Picture: 123RF / HYEJIN KANG
Picture: 123RF / HYEJIN KANG

Brussels — The gap between female and male employment costs the EU €360bn a year, or about 2% of its total economy, a new study said on Monday.

Italy, Malta and Greece had the worst readings, with about a 20% gap in 2018, when the data was analysed, while Lithuania, Sweden and Finland were the best, all below 5%.

Overall, the average figure for the bloc — including Britain before its departure — came in at 15% and fell from €480bn in 2008, according to the EU’s Eurofund agency, which tracks trends to inform policy-making.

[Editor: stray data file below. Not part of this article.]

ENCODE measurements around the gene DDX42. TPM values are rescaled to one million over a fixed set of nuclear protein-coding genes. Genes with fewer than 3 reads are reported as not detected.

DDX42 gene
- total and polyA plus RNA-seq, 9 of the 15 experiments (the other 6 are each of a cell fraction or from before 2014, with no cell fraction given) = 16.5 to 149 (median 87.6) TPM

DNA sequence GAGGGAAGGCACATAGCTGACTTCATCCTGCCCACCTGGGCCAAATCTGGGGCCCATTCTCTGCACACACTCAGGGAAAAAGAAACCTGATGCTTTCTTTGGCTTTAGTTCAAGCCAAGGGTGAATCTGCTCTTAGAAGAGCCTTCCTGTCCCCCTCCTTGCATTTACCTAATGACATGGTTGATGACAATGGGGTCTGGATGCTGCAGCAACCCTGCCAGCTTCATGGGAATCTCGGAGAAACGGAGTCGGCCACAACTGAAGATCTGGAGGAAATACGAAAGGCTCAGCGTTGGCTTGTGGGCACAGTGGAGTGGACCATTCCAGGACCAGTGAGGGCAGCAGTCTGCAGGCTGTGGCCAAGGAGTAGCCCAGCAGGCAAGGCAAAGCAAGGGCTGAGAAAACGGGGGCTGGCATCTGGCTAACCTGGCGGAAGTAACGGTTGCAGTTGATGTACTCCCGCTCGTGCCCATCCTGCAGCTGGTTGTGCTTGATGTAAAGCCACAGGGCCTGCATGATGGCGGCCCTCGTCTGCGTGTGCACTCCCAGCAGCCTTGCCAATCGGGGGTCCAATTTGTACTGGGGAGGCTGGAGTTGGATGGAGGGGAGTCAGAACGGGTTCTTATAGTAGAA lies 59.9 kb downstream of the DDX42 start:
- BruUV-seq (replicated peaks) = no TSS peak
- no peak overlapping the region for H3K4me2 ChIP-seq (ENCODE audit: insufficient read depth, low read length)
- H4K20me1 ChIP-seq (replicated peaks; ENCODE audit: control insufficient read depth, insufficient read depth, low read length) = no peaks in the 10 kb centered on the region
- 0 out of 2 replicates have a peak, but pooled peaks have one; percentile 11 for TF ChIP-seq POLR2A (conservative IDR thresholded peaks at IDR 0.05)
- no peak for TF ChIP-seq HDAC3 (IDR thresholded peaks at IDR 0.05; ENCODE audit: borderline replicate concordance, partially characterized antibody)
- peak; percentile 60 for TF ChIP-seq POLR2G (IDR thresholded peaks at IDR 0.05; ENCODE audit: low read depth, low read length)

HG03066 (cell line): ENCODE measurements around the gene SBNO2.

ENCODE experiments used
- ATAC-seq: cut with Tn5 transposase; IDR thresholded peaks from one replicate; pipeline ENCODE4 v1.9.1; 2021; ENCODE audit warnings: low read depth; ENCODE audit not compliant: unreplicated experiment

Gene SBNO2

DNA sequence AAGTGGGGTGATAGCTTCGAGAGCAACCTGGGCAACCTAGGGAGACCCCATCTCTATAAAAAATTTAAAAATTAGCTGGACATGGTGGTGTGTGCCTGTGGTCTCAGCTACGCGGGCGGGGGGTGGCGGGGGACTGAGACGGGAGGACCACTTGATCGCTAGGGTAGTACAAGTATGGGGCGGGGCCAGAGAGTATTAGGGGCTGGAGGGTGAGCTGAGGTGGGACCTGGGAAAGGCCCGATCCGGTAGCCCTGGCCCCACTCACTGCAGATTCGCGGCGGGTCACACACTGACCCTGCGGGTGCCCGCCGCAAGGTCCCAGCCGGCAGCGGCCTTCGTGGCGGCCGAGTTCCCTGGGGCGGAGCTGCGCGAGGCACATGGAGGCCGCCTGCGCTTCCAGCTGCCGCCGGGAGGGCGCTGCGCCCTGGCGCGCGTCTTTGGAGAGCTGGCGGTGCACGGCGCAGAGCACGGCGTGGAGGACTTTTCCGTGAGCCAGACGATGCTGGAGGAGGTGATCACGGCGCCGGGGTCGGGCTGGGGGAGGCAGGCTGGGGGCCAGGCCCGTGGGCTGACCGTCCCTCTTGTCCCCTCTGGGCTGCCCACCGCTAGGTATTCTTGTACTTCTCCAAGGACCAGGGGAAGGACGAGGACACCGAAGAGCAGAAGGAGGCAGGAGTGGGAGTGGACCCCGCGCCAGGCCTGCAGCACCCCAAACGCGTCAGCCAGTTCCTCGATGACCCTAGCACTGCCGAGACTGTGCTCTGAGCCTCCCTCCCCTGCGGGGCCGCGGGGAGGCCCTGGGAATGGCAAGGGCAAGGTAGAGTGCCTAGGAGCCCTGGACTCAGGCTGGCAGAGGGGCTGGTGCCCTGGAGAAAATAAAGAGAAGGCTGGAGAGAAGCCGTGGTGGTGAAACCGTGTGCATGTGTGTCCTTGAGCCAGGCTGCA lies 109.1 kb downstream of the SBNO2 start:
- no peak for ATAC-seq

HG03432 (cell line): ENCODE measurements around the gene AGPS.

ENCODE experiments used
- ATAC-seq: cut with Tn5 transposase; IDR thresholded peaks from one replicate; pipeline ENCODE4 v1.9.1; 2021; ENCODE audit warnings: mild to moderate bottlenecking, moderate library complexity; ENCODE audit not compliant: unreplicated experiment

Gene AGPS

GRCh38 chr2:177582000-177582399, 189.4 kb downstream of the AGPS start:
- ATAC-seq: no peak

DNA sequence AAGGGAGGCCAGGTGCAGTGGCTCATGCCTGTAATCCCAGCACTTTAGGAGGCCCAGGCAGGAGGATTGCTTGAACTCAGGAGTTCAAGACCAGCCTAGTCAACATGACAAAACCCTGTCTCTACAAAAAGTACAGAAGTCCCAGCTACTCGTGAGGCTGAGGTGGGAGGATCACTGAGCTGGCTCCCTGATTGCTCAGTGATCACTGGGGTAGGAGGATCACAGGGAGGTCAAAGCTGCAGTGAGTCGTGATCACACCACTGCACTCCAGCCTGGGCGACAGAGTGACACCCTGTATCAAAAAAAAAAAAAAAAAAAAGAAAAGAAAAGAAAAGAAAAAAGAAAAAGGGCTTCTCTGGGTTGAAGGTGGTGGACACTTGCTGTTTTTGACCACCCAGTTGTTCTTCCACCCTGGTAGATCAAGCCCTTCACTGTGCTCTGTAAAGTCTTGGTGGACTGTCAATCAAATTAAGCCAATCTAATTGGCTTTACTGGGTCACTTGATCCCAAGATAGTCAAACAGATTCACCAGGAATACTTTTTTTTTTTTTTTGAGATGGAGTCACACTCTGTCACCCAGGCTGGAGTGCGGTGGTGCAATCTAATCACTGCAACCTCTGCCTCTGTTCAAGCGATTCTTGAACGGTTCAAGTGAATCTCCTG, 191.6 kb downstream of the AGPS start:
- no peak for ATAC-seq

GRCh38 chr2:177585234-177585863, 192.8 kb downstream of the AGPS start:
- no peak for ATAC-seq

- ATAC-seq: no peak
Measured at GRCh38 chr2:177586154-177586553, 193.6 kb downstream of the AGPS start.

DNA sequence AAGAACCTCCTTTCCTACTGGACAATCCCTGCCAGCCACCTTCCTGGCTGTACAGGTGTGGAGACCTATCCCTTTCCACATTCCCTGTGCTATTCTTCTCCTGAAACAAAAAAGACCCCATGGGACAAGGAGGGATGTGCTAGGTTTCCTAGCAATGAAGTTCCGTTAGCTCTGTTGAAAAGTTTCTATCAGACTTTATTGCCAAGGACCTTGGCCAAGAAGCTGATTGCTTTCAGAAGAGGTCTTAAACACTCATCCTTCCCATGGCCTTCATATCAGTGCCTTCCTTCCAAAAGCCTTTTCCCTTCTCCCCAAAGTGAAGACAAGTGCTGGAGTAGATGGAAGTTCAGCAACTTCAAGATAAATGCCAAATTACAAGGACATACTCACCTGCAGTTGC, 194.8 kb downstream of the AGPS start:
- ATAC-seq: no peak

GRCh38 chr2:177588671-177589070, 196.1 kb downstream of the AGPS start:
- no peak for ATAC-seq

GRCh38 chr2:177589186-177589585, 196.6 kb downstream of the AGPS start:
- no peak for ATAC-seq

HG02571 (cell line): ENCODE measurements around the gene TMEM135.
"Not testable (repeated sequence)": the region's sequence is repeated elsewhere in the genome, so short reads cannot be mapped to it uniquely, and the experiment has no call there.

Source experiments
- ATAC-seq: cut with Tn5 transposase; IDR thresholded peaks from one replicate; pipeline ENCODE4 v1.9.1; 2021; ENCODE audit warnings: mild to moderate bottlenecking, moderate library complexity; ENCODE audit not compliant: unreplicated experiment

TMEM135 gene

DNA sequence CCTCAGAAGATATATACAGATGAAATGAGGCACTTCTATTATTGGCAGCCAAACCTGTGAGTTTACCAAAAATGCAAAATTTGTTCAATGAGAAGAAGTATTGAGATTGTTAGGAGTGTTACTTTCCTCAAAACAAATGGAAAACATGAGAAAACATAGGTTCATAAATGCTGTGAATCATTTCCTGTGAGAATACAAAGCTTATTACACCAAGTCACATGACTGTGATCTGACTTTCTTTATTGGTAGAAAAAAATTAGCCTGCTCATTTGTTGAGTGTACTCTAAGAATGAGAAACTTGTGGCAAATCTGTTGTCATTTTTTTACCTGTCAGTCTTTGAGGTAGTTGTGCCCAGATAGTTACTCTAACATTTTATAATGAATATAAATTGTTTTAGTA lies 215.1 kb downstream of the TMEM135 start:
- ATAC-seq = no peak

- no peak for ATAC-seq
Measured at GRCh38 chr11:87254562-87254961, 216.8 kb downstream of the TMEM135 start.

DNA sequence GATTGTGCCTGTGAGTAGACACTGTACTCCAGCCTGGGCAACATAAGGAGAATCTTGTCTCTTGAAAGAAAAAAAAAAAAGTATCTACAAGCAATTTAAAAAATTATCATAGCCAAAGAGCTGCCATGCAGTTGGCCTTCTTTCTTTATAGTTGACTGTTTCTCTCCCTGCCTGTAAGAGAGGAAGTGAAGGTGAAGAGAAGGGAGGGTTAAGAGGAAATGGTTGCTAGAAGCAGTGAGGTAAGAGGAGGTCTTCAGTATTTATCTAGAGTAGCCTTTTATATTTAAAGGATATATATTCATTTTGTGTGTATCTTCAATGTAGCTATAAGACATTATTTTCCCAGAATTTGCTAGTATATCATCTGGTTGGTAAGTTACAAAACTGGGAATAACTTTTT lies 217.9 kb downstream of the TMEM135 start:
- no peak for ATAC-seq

The cost is an estimate of foregone earnings, missed welfare contributions and public finance costs related to lower female employment, Eurofund said.

The bloc’s executive European Commission will on Thursday present a new gender equality strategy for the 27 member countries, including policies to counter sex-based discrimination and improve women’s access to the labour market.

It is expected to move for the first time towards introducing a legal obligation to report on the gender pay gap across the bloc, which is about 16%, according to an EU official working on the plan.

“Where there are legally binding measures, the situation improves,” the official said.


Would you like to comment on this article or view other readers' comments?
Register (it’s quick and free) or sign in now.

Speech Bubbles

Please read our Comment Policy before commenting.